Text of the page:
I used the pump that was in the olds I took the box out of.
    I think I used the pitman arm from the car too,but I'm not sure now. I could go look but we have a lot of snow outside.
    This is on a 48 but It should be close.
    I did not have to shim the pump,to cut down the pressure.
    Let us know how yours works out
  9. Thanks guys for the good advice. I will update this thread when this problem is solved.
  10. edwardlloyd
    Joined: Aug 2, 2003
    Posts: 2,064

    from Germany

    Listen, lots of small European cars use electric power steering built into the column. That means you can leave your Vega like it is and just install the column from a Euro car. The MK2 Escort rally car guys use the Vauxhall / Opel Corsa column for an easy install. Look it up. Google "Vauxhall Corsa", and you'll get the English speaking sites.
    No PS pump, no pipes, no power drain, no oily, no space problems. Also the electric only kicks in at parking and low speeds. Once out on the highway it's just normal.
    Not a traditional solution, but a PS rod problem shouldn't be here anyway.

    Attached Files:

    Last edited: Feb 5, 2014
  11. Rusty O'Toole
    Joined: Sep 17, 2006
    Posts: 9,010

    Rusty O'Toole

    Dodge trucks to 1971, Chev vans to 1969, Ford pickups to 1964 (and twin I beam thereafter) all these had straight axles and power steering available.

    There is no reason a beam axle and power steering can't be used together.
  12. fiftyv8
    Joined: Mar 11, 2007
    Posts: 4,893

    from CO & WA

    Surely the main thing to consider is matching a power steering setup to the wheel base.

    I am not saying you need to find a car of the same wheel base and use that unit, but at least consider taking a look at an equivalent car is using.
    Say in the case of a vega box it could be the length of the steering arm that is important etc.

    A buddy of mine used a Jag IFS in a Model A and it was very sensitive.
    The first thought was well how different is the wheel base of the Jag verus the Model A???

    In saying that he got use to it and he probably could have put a reducer in the line to ease things alittle.

    Anything is possible...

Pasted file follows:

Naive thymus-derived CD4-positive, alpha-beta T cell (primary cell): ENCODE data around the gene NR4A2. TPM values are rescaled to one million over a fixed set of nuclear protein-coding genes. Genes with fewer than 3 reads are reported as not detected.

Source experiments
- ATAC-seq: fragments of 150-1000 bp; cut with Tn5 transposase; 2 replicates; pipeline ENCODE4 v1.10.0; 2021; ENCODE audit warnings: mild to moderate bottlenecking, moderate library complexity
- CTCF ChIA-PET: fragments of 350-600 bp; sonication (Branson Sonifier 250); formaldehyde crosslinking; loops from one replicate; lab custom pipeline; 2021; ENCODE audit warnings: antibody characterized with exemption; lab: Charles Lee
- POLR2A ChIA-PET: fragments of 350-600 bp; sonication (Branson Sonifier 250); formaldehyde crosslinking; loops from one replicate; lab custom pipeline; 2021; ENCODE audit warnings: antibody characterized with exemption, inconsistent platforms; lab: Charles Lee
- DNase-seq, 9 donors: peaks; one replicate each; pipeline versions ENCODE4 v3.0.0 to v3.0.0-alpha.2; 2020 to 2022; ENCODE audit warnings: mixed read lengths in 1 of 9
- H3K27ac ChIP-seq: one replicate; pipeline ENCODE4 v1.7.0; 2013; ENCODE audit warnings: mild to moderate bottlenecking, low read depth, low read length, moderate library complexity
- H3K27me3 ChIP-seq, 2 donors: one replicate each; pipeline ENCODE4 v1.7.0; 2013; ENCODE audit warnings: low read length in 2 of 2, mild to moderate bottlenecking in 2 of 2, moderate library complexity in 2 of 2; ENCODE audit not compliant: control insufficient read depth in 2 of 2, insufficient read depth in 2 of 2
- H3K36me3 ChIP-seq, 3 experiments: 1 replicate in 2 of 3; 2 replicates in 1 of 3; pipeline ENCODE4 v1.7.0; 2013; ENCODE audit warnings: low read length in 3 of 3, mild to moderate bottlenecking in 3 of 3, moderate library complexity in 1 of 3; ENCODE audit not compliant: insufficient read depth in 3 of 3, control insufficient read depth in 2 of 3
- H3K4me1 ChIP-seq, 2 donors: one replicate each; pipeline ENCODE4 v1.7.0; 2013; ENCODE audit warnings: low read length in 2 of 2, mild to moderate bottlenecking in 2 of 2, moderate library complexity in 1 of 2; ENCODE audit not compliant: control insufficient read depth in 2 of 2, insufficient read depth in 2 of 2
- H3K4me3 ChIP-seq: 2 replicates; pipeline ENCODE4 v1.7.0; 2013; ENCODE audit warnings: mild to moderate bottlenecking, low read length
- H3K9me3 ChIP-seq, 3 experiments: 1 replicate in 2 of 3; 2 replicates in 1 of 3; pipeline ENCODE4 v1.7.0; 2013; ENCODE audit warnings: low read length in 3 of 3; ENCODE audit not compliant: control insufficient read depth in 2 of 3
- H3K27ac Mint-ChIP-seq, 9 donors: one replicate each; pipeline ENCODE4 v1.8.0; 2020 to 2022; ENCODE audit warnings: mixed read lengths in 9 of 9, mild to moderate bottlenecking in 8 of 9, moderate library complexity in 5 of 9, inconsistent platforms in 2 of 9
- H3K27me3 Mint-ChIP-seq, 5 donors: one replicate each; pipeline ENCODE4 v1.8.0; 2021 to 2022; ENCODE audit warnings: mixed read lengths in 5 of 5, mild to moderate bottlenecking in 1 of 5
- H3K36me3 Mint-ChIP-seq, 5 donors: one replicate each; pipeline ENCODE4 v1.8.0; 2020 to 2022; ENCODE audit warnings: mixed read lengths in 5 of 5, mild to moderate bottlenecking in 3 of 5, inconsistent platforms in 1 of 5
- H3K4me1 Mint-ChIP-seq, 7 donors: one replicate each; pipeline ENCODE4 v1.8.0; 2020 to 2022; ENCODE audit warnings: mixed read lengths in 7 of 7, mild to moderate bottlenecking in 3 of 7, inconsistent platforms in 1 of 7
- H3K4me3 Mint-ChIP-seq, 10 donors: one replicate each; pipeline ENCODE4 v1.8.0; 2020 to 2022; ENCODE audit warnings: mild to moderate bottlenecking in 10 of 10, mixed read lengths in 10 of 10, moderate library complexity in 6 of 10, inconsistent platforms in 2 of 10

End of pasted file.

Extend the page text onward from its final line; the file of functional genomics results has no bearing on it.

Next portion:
13. 36DodgeRam
    Joined: Dec 16, 2008
    Posts: 497


    If we're talking about power steering on a straight axle car, here is an idea I've had for a while. My '36 Dodge pickup has stock axle and steering box. It is pretty hard to steer when parking, with this heavy 331 over the axle! I have a stabilizer shock mounted from the axle to drag link, to control high speed shimmy, but this is not the cause of the hard low speed steering. The truck drives perfect at high speed!

    Now I have the complete power steering assist system off a '70 Torino. These don't go into the gear box. They use a ram cylinder like early Impalas. It looks like I could mount the cylinder where the stabilizer shock is now, mount the pump, and have power steering.

    Has anyone tried this, or have a reason it won't work?
  14. Atwater Mike
    Joined: May 31, 2002
    Posts: 9,870

    Atwater Mike

    My bud Sneaky Johnson in San Jose mounted a late Ford ram to the driver side frame rail of his F-1 panel...the ram is parallel to the drag link, and mounts to it near its center.
    Very sanitary, you have to lay down under the front fender to see it.
    Works like Factory.
  15. Hnstray
    Joined: Aug 23, 2009
    Posts: 11,080

    from Quincy, IL

    Perhaps you already know this and didn't refer to it in your post....but...the other absolutely necessary part is the control valve that typically attaches to the pitman arm. That is the key part that when sufficient pressure is applied to the steering gear/pitman arm opens the valve and directs pump pressure to the power cylinder. As long as that is incorporated, it should work.
    Joined: Sep 27, 2008
    Posts: 83
    from USA

    I have use a Ford power steering unit, like that on a 69 Mustang. You can use it on the drag link or cross steering set up. The best thing is that you don't have to change the steering box.